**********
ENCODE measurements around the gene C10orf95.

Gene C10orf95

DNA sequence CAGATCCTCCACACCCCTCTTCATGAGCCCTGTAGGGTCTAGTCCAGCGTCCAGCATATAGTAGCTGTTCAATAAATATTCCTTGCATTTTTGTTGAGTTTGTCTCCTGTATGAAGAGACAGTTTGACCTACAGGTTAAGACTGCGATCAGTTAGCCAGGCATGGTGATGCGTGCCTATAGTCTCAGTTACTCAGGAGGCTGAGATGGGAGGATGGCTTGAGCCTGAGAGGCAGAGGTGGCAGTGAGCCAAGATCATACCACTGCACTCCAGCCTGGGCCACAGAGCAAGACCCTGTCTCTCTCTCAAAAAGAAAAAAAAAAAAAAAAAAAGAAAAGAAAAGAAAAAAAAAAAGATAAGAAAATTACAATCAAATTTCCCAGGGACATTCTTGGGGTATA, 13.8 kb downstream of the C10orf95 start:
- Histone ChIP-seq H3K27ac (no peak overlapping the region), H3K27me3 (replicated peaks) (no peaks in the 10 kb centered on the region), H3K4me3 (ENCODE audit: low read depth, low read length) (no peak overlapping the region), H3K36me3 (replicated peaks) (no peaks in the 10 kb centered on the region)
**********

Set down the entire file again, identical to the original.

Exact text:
ENCODE measurements around the gene C10orf95.

Gene C10orf95

DNA sequence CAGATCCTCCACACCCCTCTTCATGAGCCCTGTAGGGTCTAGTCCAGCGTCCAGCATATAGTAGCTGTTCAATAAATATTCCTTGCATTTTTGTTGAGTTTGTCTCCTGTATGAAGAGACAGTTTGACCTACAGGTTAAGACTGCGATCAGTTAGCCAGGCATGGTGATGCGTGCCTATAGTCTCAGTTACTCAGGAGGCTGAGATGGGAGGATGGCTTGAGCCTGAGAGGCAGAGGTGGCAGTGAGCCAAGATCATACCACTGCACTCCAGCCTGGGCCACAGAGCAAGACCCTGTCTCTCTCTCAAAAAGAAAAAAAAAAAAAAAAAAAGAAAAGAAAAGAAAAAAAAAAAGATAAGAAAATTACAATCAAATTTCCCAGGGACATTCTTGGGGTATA, 13.8 kb downstream of the C10orf95 start:
- Histone ChIP-seq H3K27ac (no peak overlapping the region), H3K27me3 (replicated peaks) (no peaks in the 10 kb centered on the region), H3K4me3 (ENCODE audit: low read depth, low read length) (no peak overlapping the region), H3K36me3 (replicated peaks) (no peaks in the 10 kb centered on the region)